Kelsang Gyatso

He also said:

His (the Dalai Lama’s) words are causing disharmony between Shugden practitioners and Nyingma practitioners. Why is HH the Dalai Lama creating this new problem? Until now there have been no problems between Gelugpas and Nyingmapas, and there has been no arguing or criticism.

Kelsang Gyatso

Can you comment on these claims?

Thierry Dodin: That there is no argument or criticism between Gelugpa and Nyingmapa is not correct. Kelsang Gyatso probably means that there had been no open conflict in the sense of actual confrontations. Although that is not entirely accurate, it is true that such open confrontations have been rare. This, however, was less the result of an harmonious relationship between the schools than a simple reflection of the rapport of force. In olden times, the Nyingmapa or other schools would have no chance to withstand an open confrontation with the Gelugpa establishment, at least in Central Tibet. Kelsang Gyatso’s remark is therefore fully out of context. It is nevertheless true that some Gelugpa hierarchs indeed entertained warm relationships with Nyingmapa teachers or some from other schools. Even the late Trijang Rinpoche, one of the current Dalai Lama’s preceptors (yongdzin) and the champion of the Shugden cult in the second half of the 20th century, is on record as supporting non-Gelugpa teachers, like for instance Kalu Rinpoche, although the latter belonged to the Kagyu tradition (Gelugpa and Kagyupa long competed for political power over Tibet). Inversely, even a Gelugpa teacher like the Lahuli Kunu Rinpoche (Negi Lama) faced fierce opposition from the Gelugpa establishment during his stay in Lhasa. The reality of traditional Tibet was more complex than it is possible to express here, but what is important to remark is that the political positions of a number of Gelugpa hierarchs and their ability to suppress political competitioners was a reality and a crucial fact that affected the relationship between schools in old Tibet.

Q: How pervasive was the power of the Dalai Lamas in Tibet? Often the Dalai Lamas and Tibet are seen as synonymous giving the impression that since the 5th Dalai Lama a single figure, the Dalai Lama, had omnipotent power over Tibet and people had to obey. Can you give in a nutshell an overview regarding the power situation in Tibet since the 5th Dalai Lama? Was the power divided between monasteries, regional rulers or the four schools of Tibet, or did some person or group have total control?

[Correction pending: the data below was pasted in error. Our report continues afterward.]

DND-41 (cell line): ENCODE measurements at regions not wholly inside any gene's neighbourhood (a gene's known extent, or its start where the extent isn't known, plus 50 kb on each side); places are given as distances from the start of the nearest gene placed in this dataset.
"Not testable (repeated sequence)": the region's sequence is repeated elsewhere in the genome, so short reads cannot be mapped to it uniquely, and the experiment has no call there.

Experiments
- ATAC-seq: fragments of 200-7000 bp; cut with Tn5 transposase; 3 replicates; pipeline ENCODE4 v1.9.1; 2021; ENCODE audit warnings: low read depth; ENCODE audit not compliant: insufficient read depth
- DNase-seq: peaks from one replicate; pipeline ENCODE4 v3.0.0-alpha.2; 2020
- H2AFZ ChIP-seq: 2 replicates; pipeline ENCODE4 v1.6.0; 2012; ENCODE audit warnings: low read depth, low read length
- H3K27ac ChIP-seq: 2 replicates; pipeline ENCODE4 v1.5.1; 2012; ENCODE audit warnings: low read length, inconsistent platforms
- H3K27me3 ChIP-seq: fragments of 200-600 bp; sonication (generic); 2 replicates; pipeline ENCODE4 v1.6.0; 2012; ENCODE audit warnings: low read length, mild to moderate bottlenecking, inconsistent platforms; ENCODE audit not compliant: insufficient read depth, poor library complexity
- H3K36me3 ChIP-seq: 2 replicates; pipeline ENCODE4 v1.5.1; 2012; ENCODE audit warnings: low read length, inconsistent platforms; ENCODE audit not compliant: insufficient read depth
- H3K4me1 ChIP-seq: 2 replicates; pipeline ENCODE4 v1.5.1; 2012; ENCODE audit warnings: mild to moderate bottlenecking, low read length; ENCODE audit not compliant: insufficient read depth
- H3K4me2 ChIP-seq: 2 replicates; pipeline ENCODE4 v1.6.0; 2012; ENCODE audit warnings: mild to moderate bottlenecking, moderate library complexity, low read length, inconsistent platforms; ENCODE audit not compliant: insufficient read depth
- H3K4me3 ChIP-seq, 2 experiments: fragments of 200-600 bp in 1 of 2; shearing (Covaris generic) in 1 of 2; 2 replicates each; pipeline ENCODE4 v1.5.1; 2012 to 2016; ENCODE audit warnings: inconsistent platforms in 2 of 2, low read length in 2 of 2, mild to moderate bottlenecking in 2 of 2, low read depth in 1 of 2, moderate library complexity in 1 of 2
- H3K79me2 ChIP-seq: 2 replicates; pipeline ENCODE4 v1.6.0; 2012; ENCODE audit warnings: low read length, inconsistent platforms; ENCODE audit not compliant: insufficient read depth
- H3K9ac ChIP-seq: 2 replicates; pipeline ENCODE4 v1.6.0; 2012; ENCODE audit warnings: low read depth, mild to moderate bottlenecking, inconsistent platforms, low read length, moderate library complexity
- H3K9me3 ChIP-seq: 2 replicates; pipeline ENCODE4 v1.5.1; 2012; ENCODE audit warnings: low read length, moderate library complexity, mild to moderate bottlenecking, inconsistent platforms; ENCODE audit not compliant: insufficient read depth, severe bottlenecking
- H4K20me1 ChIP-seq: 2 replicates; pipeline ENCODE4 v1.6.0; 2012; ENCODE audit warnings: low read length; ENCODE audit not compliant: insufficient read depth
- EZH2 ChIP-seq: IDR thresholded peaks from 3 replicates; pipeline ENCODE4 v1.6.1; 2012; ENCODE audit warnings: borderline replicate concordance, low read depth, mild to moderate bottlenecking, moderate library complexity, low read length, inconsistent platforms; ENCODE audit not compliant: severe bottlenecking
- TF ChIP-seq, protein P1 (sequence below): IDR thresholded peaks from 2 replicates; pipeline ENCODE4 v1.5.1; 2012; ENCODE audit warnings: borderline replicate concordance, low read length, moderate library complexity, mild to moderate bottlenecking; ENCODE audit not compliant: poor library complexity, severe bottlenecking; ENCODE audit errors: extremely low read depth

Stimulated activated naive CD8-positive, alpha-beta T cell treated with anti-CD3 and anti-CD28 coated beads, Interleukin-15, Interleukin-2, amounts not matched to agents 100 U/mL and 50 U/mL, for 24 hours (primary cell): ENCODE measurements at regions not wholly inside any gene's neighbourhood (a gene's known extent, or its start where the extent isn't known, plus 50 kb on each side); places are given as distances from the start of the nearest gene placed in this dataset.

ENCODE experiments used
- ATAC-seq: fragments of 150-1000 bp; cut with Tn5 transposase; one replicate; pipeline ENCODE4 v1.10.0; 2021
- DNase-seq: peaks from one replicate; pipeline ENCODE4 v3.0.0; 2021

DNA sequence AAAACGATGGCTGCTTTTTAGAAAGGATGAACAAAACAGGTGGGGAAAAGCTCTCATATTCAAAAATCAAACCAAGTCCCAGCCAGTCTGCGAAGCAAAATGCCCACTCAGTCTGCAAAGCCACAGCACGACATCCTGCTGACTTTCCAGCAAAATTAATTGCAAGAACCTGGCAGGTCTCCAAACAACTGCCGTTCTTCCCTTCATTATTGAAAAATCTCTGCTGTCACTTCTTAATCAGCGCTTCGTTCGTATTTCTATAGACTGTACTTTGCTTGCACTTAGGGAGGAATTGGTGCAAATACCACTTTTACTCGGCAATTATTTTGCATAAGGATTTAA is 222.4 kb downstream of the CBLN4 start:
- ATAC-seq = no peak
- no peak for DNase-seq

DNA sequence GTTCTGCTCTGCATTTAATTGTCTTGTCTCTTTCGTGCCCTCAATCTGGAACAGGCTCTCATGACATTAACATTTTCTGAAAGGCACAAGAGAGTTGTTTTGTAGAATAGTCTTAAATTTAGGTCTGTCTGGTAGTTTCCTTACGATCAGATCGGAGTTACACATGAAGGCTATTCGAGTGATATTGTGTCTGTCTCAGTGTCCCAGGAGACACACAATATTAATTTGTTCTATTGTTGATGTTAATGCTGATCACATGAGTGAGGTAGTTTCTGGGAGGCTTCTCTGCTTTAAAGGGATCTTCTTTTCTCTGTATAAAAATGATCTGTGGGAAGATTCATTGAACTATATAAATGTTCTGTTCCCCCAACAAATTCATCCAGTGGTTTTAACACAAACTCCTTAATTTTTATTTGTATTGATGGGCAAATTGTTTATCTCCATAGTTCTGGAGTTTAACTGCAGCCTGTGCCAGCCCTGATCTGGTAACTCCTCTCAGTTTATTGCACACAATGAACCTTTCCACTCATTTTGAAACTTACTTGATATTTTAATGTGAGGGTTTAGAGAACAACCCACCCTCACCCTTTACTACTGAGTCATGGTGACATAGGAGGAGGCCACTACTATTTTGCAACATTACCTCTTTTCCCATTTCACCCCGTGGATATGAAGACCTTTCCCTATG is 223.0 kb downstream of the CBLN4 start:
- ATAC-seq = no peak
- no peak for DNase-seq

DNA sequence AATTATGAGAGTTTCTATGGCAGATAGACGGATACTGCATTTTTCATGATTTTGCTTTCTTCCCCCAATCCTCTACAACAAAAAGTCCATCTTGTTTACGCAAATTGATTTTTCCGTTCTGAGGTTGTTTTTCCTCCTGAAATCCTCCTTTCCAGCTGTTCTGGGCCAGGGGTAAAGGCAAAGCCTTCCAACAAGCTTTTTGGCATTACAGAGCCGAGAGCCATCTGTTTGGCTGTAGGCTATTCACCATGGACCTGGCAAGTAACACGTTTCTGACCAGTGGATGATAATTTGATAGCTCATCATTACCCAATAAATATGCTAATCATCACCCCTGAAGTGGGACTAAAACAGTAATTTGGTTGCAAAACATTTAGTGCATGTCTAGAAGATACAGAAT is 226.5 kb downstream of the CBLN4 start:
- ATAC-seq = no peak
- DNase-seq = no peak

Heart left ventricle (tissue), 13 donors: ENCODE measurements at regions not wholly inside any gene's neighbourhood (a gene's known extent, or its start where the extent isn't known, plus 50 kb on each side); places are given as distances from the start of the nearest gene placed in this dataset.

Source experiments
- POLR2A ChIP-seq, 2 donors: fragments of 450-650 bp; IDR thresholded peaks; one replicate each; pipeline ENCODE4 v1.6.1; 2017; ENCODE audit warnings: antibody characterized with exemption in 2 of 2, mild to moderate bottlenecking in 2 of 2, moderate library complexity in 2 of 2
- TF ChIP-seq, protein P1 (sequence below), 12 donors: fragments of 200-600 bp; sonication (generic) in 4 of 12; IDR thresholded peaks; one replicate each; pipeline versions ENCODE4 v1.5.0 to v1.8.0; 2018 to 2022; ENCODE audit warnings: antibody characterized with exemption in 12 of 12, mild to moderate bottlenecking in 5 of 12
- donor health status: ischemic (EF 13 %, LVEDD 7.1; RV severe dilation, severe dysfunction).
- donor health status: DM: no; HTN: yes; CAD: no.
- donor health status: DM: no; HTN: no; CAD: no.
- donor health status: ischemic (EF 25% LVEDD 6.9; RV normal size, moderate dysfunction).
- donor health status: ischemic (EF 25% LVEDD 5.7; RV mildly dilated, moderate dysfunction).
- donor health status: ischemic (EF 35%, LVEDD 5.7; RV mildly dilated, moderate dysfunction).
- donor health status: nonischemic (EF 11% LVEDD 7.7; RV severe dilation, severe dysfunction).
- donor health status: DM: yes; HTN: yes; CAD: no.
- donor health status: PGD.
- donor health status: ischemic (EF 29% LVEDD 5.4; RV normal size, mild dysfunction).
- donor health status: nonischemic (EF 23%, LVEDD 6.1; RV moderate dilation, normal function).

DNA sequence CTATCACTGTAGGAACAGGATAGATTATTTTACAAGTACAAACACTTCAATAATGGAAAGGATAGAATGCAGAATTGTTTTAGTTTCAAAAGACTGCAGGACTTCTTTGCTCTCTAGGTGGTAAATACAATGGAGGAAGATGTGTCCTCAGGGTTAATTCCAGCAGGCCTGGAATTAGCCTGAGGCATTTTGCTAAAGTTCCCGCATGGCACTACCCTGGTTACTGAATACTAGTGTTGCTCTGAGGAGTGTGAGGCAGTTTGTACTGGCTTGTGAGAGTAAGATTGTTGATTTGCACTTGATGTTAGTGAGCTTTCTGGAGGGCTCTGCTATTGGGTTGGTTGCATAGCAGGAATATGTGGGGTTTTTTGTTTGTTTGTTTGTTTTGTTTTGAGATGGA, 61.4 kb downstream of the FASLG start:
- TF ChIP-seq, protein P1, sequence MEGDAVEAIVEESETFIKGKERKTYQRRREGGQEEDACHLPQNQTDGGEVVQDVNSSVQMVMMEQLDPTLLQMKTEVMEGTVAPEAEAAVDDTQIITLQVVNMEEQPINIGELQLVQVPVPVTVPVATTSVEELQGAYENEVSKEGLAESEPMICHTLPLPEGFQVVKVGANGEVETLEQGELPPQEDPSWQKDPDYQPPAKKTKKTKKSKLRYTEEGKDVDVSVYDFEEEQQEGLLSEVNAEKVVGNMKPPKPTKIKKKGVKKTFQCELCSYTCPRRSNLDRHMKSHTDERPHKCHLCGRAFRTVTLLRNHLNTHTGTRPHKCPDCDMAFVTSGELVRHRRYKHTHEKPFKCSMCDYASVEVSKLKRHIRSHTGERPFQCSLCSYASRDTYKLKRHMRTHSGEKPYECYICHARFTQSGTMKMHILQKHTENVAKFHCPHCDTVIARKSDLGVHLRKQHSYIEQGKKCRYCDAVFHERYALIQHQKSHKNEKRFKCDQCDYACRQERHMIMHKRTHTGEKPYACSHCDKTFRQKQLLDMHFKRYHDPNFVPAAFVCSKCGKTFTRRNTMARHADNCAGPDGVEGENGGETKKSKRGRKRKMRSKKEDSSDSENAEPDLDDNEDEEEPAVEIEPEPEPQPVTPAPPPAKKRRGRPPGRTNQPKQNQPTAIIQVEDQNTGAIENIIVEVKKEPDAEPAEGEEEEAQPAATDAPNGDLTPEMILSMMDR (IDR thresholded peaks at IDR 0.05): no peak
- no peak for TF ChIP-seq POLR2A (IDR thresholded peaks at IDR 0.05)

Thierry Dodin: The political structures of traditional Tibet were very complex. The system that was installed by the 5th Dalai Lama indeed placed the Dalai Lama at the pinnacle of the system. However, although absolute rulers in theory, his power was in effect distributed among different agencies. And the Mongolian king who brought him to power took the position of the temporal ruler of Tibet, at least in theory. Further, the big Gelugpa monasteries, mainly those around Lhasa but also Tashi Lhunpo in Shigatse, were powers in themselves which even the Dalai Lama had to contend with. It is important to notice that his first successor never had real power and died young under mysterious conditions, the 7th Dalai Lama exerted some political power, but the 8th Dalai Lama widely concentrated on religious issues. After that, all Dalai Lamas died young until the 13th Dalai Lama at the end of the 19th century. The 13th Dalai Lama escaped a number of attempts to murder him and only managed to grasp power by pushing aside those who actually exerted it in his name. With that, he made himself enemies who did their best to later destroy his reform endeavour. They mostly succeeded, ending up making Tibet an easy prey for Chinese troops in 1951. Opposition to the Dalai Lama was exerted by established structures who in effect resisted any change without expressively opposing to such, but in some cases opposition found in what, for Tibetan standard, must be regarded as straightforward ways. There has been for instance at least one episode described in which monks from one of the major monasteries effectively occupied the Norbulingka, the summer palace of the Dalai Lama, in order to pressure him not to take steps, which they disagreed with.

Q: What was the role of women in Tibetan society before China’s invasion; were they emancipated? How important is the role of women in the Tibetan exile community now?